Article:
Forum Springer Astron. Astrophys.
Forum Whats New Search Orders

Astron. Astrophys. 330, 764-772 (1998)

Previous Section Next Section Title Page Table of Contents

4. Cosmic-ray simulation

Previous works (Xanthakis et al., 1981; Mavromichalaki et al., 1990; Marmatsouri et al., 1995) proposed an empirical model to describe the long-term cosmic-ray modulation during cycles 20, 21 and 22. We have now attempted to give a generalised model applied over the three solar cycles, as data are not available for the time before. This generalised model is derived by a generalisation of Simpson's solar wind model using the diffusion-convection-drift model (Nagashima and Morishita, 1980a). According to this, the modulated cosmic-ray intensity as it is measured at Neutron Monitor Stations can be computed by the difference between the galactic cosmic-ray intensity expressed by a constant C and the sum of some source functions appropriately selected from the solar and interplanetary indices that affect the cosmic-ray modulation (see discussion). The empirical relation is given by the following expression:


where the constant C depends linearly on the cut-off rigidity of each station, Rz, Nf, Ap are the solar-terrestrial parameters incorporating the time-lag and i (i=1 to 3) are factors calculated by the RMS-minimisation (2.5, 1.8, and 0.5 respectively). The observed and calculated values of the cosmic-ray intensity for the Inuvik and Climax Neutron Monitor stations are presented in Fig. 5 and 6 respectively. The residuals are also indicated. The standard deviation between the observed and calculated values is about 10%, which suggests a very good approximation. It is noteworthy that this formula simulates fairly well the cosmic-ray intensity observed at the Earth during the onset and the declining phase of the solar cycles, whereas it is not so good during the maximum phase of solar activity. This is expected, because during the maximum phase the solar magnetic polarity usually changes configuration (Fig. 5 and 6). It is known that this change takes place over a period of several months. For example, in the last cycle it seems to have had a duration longer than one year (Webber and Lockwood, 1993). The hysteresis curves of the values calculated by Eq. (1) of the cosmic-ray intensity at Inuvik with the sunspot number are also presented in the lower panel of Fig. 4. We underline that these curves follow the hysteresis curves of the observed values of cosmic-ray intensity (upper panel). Loops for odd and even cycles correspond respectively to the left and right loops in Fig. 3b. The time lag of cosmic-ray intensity clearly shows a 22-year variation that is greater in odd number cycles than in even cycles. Comparing with the results of the correlation method (Table 2) we note that we have the same characteristics quantitatively in spite of their difference in the observation method. This fact also suggests that the 11-year modulation of the comic-ray intensity has been modulated by some disturbance with the 22-year periodicity through the three solar cycles. The sunspot number has no ability to produce such a 22-year variation (Nagashima and Morishita, 1980a).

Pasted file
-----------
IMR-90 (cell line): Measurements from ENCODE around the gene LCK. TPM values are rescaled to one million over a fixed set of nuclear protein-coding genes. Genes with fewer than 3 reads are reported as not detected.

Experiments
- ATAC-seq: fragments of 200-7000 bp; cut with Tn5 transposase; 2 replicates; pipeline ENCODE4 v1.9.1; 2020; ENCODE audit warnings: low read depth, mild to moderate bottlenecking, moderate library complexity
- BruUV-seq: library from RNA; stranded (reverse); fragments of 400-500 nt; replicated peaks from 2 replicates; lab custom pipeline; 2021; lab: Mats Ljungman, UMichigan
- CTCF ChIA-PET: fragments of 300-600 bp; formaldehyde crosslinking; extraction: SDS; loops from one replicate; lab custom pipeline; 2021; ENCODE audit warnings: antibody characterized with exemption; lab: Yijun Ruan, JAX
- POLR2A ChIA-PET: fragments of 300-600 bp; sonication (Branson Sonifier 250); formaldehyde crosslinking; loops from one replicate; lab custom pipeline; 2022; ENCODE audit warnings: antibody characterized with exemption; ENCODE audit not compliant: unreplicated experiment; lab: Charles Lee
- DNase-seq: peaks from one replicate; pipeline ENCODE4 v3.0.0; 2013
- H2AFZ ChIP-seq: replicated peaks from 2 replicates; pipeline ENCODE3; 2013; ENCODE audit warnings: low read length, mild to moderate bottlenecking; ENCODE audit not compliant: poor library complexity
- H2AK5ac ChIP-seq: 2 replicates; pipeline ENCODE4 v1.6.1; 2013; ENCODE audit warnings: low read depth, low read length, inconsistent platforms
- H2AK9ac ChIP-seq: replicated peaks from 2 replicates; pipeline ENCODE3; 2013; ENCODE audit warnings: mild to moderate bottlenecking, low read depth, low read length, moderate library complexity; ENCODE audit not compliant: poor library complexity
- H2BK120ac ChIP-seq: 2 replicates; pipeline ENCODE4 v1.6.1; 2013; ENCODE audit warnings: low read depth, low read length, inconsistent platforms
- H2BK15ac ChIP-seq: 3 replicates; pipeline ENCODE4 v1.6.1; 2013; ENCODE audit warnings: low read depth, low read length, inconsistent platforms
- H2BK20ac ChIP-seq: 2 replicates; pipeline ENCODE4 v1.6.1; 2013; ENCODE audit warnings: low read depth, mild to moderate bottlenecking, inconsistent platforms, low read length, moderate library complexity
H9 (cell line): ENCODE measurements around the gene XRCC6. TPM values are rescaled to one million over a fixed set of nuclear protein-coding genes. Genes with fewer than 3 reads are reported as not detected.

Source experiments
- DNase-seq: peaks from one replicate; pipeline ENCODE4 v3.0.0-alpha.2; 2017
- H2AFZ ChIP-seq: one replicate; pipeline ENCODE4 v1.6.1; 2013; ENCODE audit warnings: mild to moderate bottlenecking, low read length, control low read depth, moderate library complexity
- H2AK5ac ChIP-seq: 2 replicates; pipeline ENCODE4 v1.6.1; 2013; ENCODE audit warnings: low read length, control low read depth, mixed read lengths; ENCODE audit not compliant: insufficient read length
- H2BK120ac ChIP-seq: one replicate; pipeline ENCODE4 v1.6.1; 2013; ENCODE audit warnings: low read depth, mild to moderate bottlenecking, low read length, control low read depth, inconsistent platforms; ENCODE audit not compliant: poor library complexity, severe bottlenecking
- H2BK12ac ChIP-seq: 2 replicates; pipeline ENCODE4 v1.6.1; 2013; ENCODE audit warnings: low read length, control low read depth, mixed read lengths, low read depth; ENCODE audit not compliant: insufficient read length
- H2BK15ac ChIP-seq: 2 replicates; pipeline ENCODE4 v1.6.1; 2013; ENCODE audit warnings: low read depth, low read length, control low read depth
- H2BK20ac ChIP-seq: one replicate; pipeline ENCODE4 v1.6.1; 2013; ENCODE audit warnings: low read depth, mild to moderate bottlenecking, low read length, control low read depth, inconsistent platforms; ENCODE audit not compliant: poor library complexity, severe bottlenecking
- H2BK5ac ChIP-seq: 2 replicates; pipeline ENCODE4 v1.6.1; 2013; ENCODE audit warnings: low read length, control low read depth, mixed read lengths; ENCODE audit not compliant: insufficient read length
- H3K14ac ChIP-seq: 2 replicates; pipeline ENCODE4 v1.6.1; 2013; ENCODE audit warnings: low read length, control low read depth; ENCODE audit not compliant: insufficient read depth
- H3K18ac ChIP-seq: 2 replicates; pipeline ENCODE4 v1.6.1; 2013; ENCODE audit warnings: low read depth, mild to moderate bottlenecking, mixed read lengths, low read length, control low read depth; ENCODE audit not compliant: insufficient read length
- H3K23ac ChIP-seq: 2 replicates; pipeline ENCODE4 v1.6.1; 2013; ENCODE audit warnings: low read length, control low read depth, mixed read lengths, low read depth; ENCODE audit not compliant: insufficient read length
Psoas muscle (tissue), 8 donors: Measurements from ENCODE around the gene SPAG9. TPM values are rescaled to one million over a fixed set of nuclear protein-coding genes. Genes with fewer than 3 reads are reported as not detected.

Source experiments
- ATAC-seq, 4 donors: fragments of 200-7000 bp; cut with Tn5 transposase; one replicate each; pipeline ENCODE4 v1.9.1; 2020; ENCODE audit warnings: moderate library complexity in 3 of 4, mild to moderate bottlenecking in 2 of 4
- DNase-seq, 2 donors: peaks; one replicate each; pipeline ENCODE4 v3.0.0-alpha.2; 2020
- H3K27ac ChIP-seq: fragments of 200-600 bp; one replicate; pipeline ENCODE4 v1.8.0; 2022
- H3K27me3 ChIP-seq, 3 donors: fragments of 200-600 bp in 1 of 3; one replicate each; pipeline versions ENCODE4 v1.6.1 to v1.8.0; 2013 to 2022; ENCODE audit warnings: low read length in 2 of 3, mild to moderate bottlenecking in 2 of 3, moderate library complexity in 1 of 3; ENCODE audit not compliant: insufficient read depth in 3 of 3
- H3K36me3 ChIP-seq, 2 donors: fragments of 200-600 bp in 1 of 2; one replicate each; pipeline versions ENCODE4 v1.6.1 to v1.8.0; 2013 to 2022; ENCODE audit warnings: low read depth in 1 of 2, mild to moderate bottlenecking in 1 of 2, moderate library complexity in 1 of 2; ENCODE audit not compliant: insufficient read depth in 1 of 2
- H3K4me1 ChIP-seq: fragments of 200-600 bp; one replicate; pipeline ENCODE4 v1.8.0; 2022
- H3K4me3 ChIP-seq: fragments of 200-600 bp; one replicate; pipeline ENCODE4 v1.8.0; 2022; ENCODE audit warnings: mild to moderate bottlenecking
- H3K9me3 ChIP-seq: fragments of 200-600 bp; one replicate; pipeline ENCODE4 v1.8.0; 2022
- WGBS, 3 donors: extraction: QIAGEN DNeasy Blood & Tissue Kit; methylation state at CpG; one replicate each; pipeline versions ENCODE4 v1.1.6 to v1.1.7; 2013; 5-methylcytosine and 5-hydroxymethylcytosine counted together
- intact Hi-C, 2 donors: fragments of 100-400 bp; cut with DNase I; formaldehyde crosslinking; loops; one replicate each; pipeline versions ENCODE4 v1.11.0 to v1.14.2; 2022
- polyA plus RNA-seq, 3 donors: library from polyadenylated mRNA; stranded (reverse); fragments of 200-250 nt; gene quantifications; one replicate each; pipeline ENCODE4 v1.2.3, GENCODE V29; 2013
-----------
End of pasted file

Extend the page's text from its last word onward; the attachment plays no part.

[FIGURE] Fig. 5. Observed and calculated monthly cosmic-ray intensities at Climax Neutron Monitor Energies during the 20th, 21st and 22nd solar cycles. The residuals are also presented.

[FIGURE] Fig. 6. Observed and calculated monthly cosmic-ray intensities at Inuvik Neutron Monitor Energies during the 20th, 21st and 22nd solar cycles. The residuals are also presented.

Previous Section Next Section Title Page Table of Contents

© European Southern Observatory (ESO) 1998

Online publication: January 16, 1998